Incorporate broadcasting projects into your curriculum to help engage students while deepening their STEM knowledge and understanding.

There is a lot more to the television and radio industries than students realize. By assigning broadcasting projects to students, teachers can begin to make connections between their STEM classes and an industry they are passionate about.

1. Design for Airtime

In the broadcasting industry, graphic designers are integral to supporting stories through images and pictures. Through graphic-design based broadcasting projects, show students how STEM concepts are used to measure elements within images and technology to manipulate designs and create the perfect accompaniment for televised stories. Turn this activity into a station-based learning session, through which groups of students will create a visual to accompany a televised segment on a subject selected by their teacher. Teachers can have students design an infographic that summarizes important ideas from a current unit, explains a complex concept, or illustrates the relationship between connected ideas in their classrooms. In math, teachers can incorporate a lesson about misleading displays as part of a statistics unit. Adobe offers deep teacher discounts for their Creative Cloud package, but other free options exist through Daz 3D, Vectr, INKSCAPE, and SketchUp.

2. On Location in Class

broadcasting projectsInstead of inviting a variety of professionals to class, reach out to local radio and television stations and organize a broadcast career day. Enlist systems supervisors, broadcast engineers, camera operators, and lighting and sound technicians, to bring equipment to the classroom and explain how each piece works. Have any guests focus specifically on the path they took to their career in broadcasting, the training required, and how they use STEM skills every day. As one of their broadcasting projects, students will imagine their own possible career paths, from technical school or college, to internships and their first post-graduate jobs in these fields.

3. Broadcast Players

Not all teachers have access to the technology that would allow students to navigate around different broadcasting projects. By employing the “fake it till you make it” mentality, teachers can still educate students regarding the broadcasting industry through staging a television, or radio, segment through role play. Students should be assigned jobs, such as studio manager, lighting, film crew, producer, audio technician, director, tricaster technician, and teleprompter technician. After researching their assigned jobs and the STEM concepts involved, students will engage in a staged production of their broadcasting projects within the classroom. The focus of the broadcast can be any subject of your choosing!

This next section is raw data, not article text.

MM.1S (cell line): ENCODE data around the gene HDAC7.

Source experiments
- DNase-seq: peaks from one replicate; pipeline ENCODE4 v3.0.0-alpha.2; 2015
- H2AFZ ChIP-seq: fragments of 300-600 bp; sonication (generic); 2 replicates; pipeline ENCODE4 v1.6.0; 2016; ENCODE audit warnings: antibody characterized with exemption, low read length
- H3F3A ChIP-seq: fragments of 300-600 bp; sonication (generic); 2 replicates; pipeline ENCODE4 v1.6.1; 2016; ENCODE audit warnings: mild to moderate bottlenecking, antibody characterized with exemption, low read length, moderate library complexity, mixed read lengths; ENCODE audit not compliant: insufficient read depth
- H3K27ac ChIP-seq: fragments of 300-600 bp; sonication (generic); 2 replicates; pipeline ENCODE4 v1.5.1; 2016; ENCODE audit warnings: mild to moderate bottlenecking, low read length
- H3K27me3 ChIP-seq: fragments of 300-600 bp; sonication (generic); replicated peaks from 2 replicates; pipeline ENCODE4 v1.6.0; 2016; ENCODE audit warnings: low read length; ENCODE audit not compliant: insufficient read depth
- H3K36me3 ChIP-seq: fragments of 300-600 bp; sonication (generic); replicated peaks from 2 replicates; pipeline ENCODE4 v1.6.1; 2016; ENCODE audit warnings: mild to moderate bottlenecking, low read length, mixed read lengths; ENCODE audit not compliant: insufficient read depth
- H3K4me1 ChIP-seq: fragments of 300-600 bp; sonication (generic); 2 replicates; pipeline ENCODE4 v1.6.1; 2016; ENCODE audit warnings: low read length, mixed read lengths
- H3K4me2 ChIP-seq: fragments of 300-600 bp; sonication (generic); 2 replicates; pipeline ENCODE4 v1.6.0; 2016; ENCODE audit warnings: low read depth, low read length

broadcasting projects4. Newscast from the Class

Tell students to pick an important topic from your curriculum and ask them to record a news presentation covering the subject. Students can use the camera on a parent’s phone, their own devices, or those available in school computer labs and public libraries. Before sending students off to record their broadcasting projects, educate them regarding guidelines of quality reporting and legitimate information gathering.

5. Back to the Studio

After studying the industry and completing broadcasting projects that teach students about this field, organize a trip to a real studio where programs are produced. The visit doesn’t have to take place in a big, fancy newsroom or well-known radio station. Taking students to a college studio is an excellent option, or high schools that have a student-run station can also provide important hands-on experiences for students. Arrange for students to engage in broadcasting projects that allow them to produce a mock segment, using the equipment they learned about with proper support.

As the demand for high-tech broadcasting and streaming services increases, the industry will yield more jobs that require a strong STEM background, such as the position that 16-year-old Jermonte Simmons of Cleveland, Ohio secured as a STEM-focused sports-radio host. Encourage students to think beyond the classroom by imagining where their broadcasting projects could take them in this exciting, evolving industry.


1. STEM Jobs

2. Adobe

3. Daz 3D

4. Vectr


6. SketchUp

7. News 5 Cleveland